How Jefferson Used the White House as a Tool to Save Democracy

By David Micali '21 | February 27, 2020

Books for sale

On February 25, author James B. Conroy spoke about the presidency of Thomas Jefferson and how he used the power of the office to bring the country together.

The event, which took place in the NHIOP auditorium as part of the Bookmark Series, was entitled "How Jefferson Used the White House as a Tool to Save Democracy" and gave Conroy the opportunity to talk about his third and newest book, Jefferson’s White House: Monticello on the Potomac.

Conroy began the talk by discussing how contemporary audiences remember Jefferson as a demigod and the “Pen of the Revolution” but “200 years create a distance between you and demigods.” Jefferson, Conroy noted was, like all people, “an imperfect human being.”

The time that Jefferson was in office was much like the present day, Conroy argued, with different groups “fighting over the soul of America.”

On one side was Jefferson and the Democratic-Republican Party, who wanted a weak federal government, more power given to the states, an agrarian based economy, and was pro-French. On the other side was the Federalist Party led by John Adams, and the right-wing High Federalists led by Alexander Hamilton.

According to Conroy, the Federalists were the exact opposite of the Democratic-Republicans, favoring centralization, industrialization, and were pro-British. Additionally, the Federalists favored the merchant and upper classes and wanted to limit democracy whereas the Democratic-Republicans wanted to expand it.

Conroy remarked that it was funny that Hamilton is remembered as a man of the people even though he did not want to give most of “the people” the right to vote.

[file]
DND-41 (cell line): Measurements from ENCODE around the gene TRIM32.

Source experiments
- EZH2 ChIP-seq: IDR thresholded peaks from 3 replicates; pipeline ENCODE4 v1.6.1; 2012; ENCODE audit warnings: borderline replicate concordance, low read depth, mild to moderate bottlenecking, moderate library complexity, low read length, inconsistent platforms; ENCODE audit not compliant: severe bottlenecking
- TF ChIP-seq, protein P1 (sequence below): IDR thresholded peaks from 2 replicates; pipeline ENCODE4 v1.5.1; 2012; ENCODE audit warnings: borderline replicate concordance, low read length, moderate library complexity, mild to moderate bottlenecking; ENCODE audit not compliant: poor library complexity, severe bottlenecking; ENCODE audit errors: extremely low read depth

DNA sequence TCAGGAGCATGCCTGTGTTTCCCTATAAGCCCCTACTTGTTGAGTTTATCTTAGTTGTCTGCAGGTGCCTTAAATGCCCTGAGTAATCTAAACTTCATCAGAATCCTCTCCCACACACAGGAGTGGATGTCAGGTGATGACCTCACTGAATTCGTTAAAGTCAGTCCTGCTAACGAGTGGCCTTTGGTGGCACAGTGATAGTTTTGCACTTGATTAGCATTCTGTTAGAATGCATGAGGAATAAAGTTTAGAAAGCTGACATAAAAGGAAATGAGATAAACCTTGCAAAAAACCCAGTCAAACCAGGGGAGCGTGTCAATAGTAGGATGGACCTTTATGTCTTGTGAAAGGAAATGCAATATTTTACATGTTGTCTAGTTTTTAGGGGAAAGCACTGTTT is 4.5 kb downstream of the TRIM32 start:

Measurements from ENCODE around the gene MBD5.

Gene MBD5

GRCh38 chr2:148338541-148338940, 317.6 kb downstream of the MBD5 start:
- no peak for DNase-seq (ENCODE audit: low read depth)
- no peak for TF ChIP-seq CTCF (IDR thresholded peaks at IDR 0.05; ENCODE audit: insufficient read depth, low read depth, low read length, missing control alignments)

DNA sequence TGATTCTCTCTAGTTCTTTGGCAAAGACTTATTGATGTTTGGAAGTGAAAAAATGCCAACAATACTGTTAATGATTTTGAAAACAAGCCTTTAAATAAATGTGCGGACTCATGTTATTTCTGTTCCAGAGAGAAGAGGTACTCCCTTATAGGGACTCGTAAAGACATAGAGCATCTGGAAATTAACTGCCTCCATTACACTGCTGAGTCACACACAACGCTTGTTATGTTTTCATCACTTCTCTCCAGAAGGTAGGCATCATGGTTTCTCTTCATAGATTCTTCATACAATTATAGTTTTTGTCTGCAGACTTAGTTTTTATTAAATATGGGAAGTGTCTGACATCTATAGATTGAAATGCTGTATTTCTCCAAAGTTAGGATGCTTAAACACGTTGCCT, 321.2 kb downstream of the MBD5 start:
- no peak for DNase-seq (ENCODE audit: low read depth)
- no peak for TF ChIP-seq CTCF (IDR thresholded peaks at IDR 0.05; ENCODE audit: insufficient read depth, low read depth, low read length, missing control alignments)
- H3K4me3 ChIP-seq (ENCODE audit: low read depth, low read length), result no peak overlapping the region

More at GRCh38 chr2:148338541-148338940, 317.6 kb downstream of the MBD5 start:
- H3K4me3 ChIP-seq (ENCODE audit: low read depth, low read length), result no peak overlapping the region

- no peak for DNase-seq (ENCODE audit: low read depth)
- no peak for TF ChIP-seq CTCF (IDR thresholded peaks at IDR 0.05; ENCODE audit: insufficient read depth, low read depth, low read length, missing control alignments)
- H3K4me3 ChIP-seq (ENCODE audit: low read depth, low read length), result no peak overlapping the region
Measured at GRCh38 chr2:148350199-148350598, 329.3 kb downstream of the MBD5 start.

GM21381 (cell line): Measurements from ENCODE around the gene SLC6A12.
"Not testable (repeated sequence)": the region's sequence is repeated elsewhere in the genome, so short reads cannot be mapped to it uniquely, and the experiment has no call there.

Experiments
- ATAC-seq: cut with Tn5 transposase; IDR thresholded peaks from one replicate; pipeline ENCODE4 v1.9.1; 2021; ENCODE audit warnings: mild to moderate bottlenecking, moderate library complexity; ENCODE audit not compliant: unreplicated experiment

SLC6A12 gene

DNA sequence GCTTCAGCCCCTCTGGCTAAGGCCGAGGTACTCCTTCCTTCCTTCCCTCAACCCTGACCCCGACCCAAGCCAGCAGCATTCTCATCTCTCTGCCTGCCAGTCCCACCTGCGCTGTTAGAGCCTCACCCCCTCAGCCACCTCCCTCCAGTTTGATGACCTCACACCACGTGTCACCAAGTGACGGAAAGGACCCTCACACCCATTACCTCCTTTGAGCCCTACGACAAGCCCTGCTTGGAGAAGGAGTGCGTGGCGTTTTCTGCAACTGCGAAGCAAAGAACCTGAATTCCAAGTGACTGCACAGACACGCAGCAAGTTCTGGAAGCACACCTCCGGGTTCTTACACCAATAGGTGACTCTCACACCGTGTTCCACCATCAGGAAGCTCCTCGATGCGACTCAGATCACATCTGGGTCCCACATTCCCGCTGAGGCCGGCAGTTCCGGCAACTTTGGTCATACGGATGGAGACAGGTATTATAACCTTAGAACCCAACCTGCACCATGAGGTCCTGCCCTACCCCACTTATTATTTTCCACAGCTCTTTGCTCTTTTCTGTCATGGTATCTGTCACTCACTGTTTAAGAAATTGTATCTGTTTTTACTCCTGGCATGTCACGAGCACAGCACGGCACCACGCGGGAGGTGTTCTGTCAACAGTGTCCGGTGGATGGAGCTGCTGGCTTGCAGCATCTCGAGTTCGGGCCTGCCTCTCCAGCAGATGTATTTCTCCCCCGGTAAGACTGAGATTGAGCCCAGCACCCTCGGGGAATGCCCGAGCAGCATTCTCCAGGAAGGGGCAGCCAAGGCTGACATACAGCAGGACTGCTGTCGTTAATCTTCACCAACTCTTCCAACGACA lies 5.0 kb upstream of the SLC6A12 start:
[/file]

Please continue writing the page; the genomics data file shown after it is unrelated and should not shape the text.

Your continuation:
The capital of Jefferson’s time was described as being as wild as Kentucky with the only difference being “the soil wasn’t as good.” One British ambassador called Washington “six square miles of wild country.” According to Conroy, the capital was also isolated from the rest of the nation and the roads to it were poor.

In 1804, it took ten hours to get from Baltimore to the capital; nowadays it only takes an hour. According to Conroy, one did not go to DC unless one had to.

Jefferson was considered a man of the people as president. Whereas Washington and Adams enjoyed the trappings and symbols of a king, Jefferson always preferred modesty. For example, as president, he never rode in a coach, instead preferring to ride or walk and never with a guard.

Early in the morning, he would ride out to the towns nearby and talk with the people. This difference in personalities is even represented in how Washington and Jefferson are portrayed.

Whereas Washington is often pictured with heavenly light, red banners, and Greek columns, portraits of Jefferson are always very simple.

Conroy argued that Jefferson used the White House to unite the country by inviting people to dine with him. These “small parties” of fourteen people would be set around a round table with no one being at the head and everyone being equal.

Guests of Jefferson included Thomas Paine, author of Common Sense, John Quincy Adams, son of John Adams, and James Madison, who was said to look like “a country schoolteacher who was in mourning for one of his pupils who he whipped to death.”

At Jefferson’s parties, he would serve high French cuisine with the best wine in the country, if not the world.

Through meals at the White House, Jefferson was able to bring the country together by opening a dialogue. This, Conroy argued, steered the country away from a plutocracy and towards a democracy.